The problem of Conservation Photography

Wildlife photographers on Skomer island

In an article in Outdoor Photography (September 2012 issue) related to the 2020VISION project Niall Benvie makes his case for “conservation photography”. “By drawing attention to what happens in and to the natural world (rather than merely reflecting its aesthetics) conservation photography gives people the tools they need to to understand how their choices affect it.” he says. “But few, too few, to make any real difference, act on that knowledge.”

He describes some of the problems brought about by constant economic growth – among them biodiversity loss and ground water pollution. And – quite correctly – “The argument that industrial society and a vibrant natural environment are compatible just doesn’t stand close, ear-to-the-ground examination

The problem is that photography is itself a product and manifestation of the developed world which Benvie criticises in the article. A quick browse of the websites belonging to some of the 2020VISION photographers is quite informative. They illustrate just how far from sustainable nature photography often is in practice, no matter how admirable the intention. Air travel to exotic locations and the acquisition of the latest photographic gear are all prominent. Some of these guys’ carbon footprints, and let’s be honest, their financial footprints, must be off the scale. In some cases their sites contain promotions linked to equipment suppliers all designed to sell us even more “stuff”.

At the same time they make bold statements about their environmenetal credentials. One is “looking for a way to dedicate the rest of my career to the preservation of the wild. That is my mission.” I’m not criticising the sentiments, I just question whether as high profile photographers they are truly in positions to put them into practice.

The truth is that“conservation photography” is green only in the very shallowest of senses. It smacks, unfortunately, of “do as I say, not as I do”. Over many years of experience Benvie has eventually had to concede that “…….people don’t care about the earth. At least they don’t care about it if doing so impacts on their material life”. But photographers are not immune to such conflicts. Their high end photographic gear and travel-rich lifestyles are no less burdens on the planet than any other aspect of the Western society.

And it is not a new phenomenon at all. About twenty years ago I attended a symposium entitled “Green Photography”. There were very few attendees, in truth, and they split into two opposing groups. I was in the shallow green, ecological message camp. I believed it was a worthwhile way of proceeding. In the other camp were two photographers who travelled by train and bicycle to their locations. They complained that no-one had taken them seriously as photographers, even the greenest of green organisations, but in fact their actions actually spoke louder than our words.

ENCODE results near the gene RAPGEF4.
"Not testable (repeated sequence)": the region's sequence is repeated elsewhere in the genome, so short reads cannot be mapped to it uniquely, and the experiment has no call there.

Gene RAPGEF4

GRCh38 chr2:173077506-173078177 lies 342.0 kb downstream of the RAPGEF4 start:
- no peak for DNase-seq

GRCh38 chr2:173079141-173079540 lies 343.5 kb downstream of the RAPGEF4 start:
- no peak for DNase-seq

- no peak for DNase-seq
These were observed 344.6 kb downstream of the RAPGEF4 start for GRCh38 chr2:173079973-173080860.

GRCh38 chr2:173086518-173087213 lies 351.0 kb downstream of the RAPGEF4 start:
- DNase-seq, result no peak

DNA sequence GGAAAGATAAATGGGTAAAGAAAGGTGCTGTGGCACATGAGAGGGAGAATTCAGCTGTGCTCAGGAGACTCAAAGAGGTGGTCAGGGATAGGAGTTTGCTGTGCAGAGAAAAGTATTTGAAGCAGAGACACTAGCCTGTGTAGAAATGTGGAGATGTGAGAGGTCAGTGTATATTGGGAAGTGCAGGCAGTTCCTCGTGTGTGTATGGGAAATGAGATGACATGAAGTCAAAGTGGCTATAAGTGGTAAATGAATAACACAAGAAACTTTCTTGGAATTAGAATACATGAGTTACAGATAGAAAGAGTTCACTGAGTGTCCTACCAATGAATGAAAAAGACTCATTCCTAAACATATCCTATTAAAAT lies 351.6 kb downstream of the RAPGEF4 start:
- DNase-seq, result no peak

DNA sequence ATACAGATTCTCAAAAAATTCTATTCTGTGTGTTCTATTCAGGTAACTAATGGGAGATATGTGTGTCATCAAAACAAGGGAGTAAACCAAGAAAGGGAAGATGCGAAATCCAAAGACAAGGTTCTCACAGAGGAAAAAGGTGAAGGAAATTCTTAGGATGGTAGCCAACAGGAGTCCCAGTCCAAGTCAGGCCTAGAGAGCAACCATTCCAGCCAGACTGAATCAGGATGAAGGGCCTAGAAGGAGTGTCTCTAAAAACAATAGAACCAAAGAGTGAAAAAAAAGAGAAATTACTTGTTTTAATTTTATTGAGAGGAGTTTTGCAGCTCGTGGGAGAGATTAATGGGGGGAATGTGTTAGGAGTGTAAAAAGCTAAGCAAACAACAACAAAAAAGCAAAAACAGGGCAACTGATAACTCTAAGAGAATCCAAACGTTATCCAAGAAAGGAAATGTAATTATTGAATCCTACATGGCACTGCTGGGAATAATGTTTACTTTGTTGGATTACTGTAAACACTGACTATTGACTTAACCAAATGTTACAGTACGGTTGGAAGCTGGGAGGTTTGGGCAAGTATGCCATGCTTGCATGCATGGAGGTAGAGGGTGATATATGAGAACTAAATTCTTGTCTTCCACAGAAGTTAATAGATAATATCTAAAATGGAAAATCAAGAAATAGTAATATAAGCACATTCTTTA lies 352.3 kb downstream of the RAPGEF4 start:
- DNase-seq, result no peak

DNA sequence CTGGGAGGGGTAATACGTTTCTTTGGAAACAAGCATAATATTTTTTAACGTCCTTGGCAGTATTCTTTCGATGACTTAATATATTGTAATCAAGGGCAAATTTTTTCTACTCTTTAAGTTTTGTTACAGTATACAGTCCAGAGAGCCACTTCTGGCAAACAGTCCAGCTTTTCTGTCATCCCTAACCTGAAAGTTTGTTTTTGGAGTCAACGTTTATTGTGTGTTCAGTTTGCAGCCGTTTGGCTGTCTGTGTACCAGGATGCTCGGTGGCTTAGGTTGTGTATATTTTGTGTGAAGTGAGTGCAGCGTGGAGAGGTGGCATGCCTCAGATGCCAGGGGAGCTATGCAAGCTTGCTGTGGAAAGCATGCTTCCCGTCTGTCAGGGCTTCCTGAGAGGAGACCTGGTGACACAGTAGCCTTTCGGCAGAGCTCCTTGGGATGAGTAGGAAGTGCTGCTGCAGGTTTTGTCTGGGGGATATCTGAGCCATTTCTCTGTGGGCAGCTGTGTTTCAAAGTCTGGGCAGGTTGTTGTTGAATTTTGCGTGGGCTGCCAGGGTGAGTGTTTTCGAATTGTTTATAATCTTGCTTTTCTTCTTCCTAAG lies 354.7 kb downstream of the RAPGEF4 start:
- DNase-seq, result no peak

Ansel Adams was, and still is, the best known and most effective conservation photographer of all time. He achieved a great deal of success in persuading American politicians to protect huge chunks of wilderness, and even has one named after him. But he took on all sorts of commercial clients to pay the bills, including mining, banking, and power corporations. He was aware of the paradox, but brushed it aside. He believed that such jobs were merely a means to an end, allowing him to continue his life’s work in the American wilderness.

In my own, more naïve days, I believed that if I tacked a conservation message onto my landscape images it would make a difference. Now I realise that in a rather modest, twenty year, career in photography I’m actually closer to being part of the problem than the solution. It is the unavoidable result of being a cog – even a very small one – in the capitalist machine.

In the 50 years and more since Adams was in his prime as a working photographer and conservationist, we have learned so much more about the environmental results of our activities. “Conservation photographers” seem to claim that their practice is somehow different or more worthy than other photographers. But in terms of their effect on the planet’s ecological balance, I see little basis for this belief in reality.

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Copyright Jeremy Moore (August 2012)

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About Jeremy Moore

Recently described as "Wales' leading environmental photographer"; based near Aberystwyth, and specialising in Welsh landscape and wildlife. He has published the Wild Wales / Cymru Wyllt range of postcards since 1987. His most recent book was "Wales at Waters Edge" (with Jon Gower) published in May 2012. The National Library of Wales has a large number of his prints in its Collection. His exhibition "Bird/land" was shown at Aberystwyth Arts Centre from June until August 2016. It originally received support from the Arts Council of Wales. He is also working on a new book about Wales with the author Jon Gower, due for publication in autumn 2018.
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